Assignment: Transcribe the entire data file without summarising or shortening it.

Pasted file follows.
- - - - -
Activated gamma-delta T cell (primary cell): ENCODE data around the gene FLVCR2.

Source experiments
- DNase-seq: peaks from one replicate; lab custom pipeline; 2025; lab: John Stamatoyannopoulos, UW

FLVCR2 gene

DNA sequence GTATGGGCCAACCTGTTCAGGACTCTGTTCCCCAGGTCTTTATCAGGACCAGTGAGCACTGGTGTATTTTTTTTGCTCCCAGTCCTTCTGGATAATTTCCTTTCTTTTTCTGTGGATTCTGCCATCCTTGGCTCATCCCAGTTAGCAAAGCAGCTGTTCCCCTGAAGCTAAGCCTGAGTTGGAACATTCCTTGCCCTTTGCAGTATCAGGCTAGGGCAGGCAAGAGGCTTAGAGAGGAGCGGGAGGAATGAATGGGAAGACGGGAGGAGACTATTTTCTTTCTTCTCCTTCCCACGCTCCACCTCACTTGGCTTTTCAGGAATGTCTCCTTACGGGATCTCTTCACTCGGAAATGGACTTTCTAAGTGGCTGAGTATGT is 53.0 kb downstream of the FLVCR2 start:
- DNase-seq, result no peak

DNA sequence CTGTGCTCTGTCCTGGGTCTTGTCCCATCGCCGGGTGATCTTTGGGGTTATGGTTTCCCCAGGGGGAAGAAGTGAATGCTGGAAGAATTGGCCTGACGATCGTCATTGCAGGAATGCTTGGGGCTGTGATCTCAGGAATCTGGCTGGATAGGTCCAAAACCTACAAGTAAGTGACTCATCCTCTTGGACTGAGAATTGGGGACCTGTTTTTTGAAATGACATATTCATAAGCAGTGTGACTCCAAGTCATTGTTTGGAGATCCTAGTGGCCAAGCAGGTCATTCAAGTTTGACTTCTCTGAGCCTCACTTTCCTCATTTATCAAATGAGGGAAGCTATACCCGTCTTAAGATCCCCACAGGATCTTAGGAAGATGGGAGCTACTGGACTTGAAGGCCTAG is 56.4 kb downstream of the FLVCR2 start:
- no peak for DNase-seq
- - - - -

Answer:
Activated gamma-delta T cell (primary cell): ENCODE data around the gene FLVCR2.

Source experiments
- DNase-seq: peaks from one replicate; lab custom pipeline; 2025; lab: John Stamatoyannopoulos, UW

FLVCR2 gene

DNA sequence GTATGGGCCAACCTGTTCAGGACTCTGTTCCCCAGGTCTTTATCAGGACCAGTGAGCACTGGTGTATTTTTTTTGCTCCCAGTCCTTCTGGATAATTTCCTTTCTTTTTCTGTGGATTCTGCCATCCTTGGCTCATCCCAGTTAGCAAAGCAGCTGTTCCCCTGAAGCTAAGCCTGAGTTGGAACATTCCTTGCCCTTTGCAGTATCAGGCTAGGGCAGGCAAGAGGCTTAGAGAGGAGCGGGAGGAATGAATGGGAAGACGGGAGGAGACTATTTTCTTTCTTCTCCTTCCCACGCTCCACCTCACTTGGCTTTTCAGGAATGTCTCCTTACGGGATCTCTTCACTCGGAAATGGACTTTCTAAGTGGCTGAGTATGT is 53.0 kb downstream of the FLVCR2 start:
- DNase-seq, result no peak

DNA sequence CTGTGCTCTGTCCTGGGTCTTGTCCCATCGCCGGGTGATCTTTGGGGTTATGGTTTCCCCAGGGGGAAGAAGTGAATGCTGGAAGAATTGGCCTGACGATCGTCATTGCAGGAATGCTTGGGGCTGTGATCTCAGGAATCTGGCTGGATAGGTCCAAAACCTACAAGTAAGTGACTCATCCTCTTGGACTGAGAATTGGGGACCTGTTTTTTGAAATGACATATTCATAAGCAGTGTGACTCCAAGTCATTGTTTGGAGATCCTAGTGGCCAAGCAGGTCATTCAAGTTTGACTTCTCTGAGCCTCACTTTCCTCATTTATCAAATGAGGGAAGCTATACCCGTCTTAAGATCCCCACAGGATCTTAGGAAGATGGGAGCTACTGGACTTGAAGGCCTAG is 56.4 kb downstream of the FLVCR2 start:
- no peak for DNase-seq